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Eight of Buffett's Ten Biggest Holdings Up for 2011

Holly LaFon

Holly LaFon

248 followers
While Berkshire Hathaway (BRK.A)(BRK.B) stock is down over five percent as the year draws to a close, most of Warren Buffett’s top holdings in his investment portfolio have delivered a positive return year to date. In a year clouded by scandal, natural disasters and market volatility, Buffett’s addiction to high-quality, large-cap stocks paid off. Eight of his 10 largest holdings have gone up year to date, while the only two banks in his top 10, Wells Fargo (WFC) and US Bancorp (USB), are down. His best performing stocks in 2011 are: IBM Corp. (IBM), Moody’s (MCO), Kraft (KFT) and GlaxoSmithKline (GSK).

This is the complete list of his stocks with positive year-to-date returns:

IBM 22.94%

MCO 22.83

KFT 15.8

GSK 14.46

COST 14.35

XOM 9.63

AXP 9.23

WMT 8.05

SNY 7.88

TMK 5.81

JNJ 3.96

KO 2.54

PG 1.26

COP 0.44



IBM Corp. has a market cap of $221 billion. It is undeniably a high quality company, having just celebrated its 100th anniversary, transformed through numerous technological changes, and continuing to grow. Buffett made IBM his second largest holding over the course of the year. He began quietly accumulating the stock in the first quarter of 2011, buying 4,517,774 shares at about $159 per share. In the second quarter he bought 20,336,970 shares at about $162 per share, and in the third quarter he bought 32,494,240 shares at about $173 per share. On a November 14 CNBC interview, he said that in total he owned 64 million shares, as one more small purchase would be disclosed in the fourth quarter. At an average total cost of $170, he has already made a 10% gain.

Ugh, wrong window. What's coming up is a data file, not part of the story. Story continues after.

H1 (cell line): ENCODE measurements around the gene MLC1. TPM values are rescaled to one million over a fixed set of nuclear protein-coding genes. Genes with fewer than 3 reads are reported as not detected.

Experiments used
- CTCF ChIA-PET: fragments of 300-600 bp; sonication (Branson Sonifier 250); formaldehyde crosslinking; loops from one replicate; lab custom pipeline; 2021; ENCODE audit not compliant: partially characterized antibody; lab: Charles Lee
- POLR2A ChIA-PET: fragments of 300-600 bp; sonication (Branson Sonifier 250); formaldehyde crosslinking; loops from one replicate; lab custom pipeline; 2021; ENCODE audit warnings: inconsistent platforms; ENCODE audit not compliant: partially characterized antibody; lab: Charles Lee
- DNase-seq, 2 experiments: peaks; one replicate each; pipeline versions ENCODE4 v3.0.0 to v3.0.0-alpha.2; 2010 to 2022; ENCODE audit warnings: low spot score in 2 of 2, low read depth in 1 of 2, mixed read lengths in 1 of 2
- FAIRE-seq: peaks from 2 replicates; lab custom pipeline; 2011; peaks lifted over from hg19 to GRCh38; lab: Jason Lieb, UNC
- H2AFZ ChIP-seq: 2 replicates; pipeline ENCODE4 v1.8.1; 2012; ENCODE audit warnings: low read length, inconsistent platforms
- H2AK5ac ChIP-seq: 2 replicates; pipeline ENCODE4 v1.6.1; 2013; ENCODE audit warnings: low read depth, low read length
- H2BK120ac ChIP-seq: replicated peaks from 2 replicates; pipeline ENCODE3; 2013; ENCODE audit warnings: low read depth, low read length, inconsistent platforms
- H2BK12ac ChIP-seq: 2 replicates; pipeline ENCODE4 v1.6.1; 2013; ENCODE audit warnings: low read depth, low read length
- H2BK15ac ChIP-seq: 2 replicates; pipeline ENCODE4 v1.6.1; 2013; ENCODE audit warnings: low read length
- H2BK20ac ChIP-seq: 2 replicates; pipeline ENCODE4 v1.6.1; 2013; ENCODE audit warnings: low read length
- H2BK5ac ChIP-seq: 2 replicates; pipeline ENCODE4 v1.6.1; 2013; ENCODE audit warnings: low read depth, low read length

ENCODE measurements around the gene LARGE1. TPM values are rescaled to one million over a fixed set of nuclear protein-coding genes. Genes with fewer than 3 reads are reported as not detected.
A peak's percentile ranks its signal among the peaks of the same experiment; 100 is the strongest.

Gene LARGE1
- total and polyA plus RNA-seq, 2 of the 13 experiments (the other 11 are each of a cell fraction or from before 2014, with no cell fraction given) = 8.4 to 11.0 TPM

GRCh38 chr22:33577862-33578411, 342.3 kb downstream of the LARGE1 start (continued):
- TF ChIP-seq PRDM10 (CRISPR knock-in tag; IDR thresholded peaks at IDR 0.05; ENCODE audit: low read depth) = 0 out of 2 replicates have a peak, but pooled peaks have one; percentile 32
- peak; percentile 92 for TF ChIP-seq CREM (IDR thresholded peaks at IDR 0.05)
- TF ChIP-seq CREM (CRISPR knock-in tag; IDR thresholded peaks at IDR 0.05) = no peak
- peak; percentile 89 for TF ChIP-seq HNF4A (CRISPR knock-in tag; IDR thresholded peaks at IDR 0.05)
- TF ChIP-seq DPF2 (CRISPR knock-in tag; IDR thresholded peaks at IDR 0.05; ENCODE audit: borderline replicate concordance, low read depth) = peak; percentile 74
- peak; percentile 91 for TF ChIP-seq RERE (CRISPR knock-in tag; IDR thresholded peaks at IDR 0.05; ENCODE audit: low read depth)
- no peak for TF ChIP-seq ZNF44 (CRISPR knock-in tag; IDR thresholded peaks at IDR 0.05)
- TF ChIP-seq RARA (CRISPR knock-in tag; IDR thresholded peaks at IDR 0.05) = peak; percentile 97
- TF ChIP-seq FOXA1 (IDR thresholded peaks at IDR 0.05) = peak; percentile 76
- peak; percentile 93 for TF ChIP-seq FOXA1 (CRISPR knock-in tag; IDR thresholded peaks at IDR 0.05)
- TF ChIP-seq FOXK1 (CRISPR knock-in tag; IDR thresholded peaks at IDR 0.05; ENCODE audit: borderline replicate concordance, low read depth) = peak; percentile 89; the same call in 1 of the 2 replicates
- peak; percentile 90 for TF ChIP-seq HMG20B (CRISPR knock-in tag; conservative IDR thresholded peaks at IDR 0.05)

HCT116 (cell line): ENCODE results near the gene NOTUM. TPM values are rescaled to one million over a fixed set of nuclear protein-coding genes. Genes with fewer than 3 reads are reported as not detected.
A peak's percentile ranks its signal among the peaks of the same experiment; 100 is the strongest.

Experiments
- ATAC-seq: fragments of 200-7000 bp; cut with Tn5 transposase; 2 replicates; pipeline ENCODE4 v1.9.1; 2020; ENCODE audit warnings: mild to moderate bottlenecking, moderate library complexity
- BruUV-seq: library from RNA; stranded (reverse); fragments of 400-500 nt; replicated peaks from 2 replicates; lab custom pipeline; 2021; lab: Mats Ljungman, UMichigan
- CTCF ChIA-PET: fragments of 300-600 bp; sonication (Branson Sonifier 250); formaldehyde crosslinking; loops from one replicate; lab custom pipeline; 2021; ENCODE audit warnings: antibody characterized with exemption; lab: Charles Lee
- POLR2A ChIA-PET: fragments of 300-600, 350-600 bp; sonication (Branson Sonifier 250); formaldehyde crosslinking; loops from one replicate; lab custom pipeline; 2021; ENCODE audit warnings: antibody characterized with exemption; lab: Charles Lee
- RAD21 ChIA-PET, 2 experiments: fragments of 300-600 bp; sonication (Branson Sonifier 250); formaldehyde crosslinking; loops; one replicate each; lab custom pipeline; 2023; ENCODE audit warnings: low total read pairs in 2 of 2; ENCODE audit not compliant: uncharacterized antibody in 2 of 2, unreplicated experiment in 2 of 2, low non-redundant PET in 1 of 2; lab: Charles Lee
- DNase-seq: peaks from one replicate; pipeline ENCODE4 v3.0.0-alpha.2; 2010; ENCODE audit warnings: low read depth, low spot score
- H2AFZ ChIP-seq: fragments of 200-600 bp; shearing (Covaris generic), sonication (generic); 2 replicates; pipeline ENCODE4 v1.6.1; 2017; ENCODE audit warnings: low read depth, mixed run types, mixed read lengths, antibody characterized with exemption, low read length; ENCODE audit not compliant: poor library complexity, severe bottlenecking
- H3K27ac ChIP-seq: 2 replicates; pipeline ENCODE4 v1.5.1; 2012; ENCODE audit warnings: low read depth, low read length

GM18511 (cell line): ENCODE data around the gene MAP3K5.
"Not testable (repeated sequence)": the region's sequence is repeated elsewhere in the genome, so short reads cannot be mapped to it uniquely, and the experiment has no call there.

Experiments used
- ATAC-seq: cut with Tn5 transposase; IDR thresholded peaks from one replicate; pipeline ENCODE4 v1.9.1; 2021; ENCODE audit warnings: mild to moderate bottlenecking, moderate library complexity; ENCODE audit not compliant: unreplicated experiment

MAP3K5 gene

Some people viewed the IBM investment as Buffett turning a new corner and embracing technology stocks. Buffett, however, did not explain it that way. In the CNBC interview where he dropped the news, he said he had been reading the centenarian company’s annual report for 50 years and never invested, but something new changed his mind this year. Rather than a high-tech company, he believes IBM has morphed into “a company that helps IT departments do their job better.”

He also said that “big, strong American companies look cheap compared to investment alternatives.” Big, strong American companies are the type Buffett has almost always gone for, and he has to in order to make a worthwhile profit for Berkshire.

Moody’s Corp., Buffett’s stock with the second-largest return so far this year, is in the industrial goods and services sector, which he has long favored. He has held Moody’s stock since it spun off from Dun & Bradstreet Corp. (DNB) (which he owned shares of) in 1998 and traded for about $10 per share.

Buffett sold many shares in the latter half of 2009 and in 2010, after the stock went down to the $20 range, when he famously could have sold in 2006 and 2007 when it was at its all-time highs around $70 per share. At Wednesday’s price of about $34, the investment is still quite profitable.